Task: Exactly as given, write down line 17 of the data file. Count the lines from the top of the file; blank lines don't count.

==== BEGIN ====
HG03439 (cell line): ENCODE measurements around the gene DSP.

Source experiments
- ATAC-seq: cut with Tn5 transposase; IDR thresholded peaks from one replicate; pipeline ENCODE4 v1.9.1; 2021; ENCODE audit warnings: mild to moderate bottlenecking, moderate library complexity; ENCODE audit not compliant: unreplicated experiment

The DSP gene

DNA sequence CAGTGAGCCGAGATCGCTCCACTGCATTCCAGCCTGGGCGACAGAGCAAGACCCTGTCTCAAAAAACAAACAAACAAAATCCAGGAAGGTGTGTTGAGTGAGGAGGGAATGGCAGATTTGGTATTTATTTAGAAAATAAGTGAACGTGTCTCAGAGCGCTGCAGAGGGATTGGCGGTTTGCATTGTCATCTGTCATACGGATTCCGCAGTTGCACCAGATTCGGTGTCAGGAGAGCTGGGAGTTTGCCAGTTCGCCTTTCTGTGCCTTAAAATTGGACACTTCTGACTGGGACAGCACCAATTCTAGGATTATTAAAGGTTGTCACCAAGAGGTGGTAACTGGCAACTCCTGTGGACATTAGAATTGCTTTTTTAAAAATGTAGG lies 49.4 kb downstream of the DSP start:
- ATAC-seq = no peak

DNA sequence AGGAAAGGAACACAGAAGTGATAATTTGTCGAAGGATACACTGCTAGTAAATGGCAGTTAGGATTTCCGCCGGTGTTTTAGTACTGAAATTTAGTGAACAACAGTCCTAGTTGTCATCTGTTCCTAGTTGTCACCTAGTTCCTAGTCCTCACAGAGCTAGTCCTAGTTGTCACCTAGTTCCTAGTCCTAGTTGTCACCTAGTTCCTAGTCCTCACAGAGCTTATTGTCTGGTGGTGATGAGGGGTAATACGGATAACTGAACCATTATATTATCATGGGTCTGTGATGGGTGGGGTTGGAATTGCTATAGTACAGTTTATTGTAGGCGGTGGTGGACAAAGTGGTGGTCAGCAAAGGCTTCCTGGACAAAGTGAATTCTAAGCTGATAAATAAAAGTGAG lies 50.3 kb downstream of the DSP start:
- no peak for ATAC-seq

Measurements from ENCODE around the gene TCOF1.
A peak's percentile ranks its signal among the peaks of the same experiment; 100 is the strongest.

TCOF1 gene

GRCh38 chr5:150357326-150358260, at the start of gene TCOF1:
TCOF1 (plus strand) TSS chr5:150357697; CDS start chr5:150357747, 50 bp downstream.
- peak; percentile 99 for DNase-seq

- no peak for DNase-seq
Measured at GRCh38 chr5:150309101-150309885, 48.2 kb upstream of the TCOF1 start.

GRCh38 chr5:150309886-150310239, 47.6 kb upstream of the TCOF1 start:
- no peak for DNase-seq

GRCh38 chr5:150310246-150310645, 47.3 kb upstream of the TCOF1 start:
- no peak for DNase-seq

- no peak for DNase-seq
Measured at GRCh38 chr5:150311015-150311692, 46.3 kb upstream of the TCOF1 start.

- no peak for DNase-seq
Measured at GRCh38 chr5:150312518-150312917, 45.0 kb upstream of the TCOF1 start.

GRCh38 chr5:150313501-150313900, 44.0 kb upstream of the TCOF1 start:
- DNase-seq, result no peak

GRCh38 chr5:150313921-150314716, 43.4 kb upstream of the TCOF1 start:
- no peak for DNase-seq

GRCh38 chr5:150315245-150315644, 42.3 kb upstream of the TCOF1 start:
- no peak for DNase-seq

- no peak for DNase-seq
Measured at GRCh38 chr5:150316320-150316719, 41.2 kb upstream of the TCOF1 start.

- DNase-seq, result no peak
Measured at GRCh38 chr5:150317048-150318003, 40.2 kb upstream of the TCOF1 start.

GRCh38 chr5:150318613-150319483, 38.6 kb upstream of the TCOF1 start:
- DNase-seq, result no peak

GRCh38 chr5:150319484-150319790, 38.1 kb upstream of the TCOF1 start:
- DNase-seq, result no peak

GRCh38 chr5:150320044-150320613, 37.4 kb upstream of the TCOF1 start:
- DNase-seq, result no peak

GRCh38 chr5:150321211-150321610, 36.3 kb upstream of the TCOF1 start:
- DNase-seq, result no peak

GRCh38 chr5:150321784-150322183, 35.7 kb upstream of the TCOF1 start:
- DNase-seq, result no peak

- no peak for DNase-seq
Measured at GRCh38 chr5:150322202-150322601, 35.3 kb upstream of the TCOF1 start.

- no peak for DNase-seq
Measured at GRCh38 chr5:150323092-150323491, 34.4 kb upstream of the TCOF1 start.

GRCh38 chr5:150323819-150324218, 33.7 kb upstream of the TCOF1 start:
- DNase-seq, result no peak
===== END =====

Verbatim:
GRCh38 chr5:150309886-150310239, 47.6 kb upstream of the TCOF1 start: